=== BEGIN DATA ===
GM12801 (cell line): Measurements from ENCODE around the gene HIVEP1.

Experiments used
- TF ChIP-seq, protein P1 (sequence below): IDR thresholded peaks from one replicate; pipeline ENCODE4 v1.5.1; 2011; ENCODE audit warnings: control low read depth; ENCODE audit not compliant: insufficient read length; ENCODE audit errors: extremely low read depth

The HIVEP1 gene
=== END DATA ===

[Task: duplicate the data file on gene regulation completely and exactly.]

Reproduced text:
GM12801 (cell line): Measurements from ENCODE around the gene HIVEP1.

Experiments used
- TF ChIP-seq, protein P1 (sequence below): IDR thresholded peaks from one replicate; pipeline ENCODE4 v1.5.1; 2011; ENCODE audit warnings: control low read depth; ENCODE audit not compliant: insufficient read length; ENCODE audit errors: extremely low read depth

The HIVEP1 gene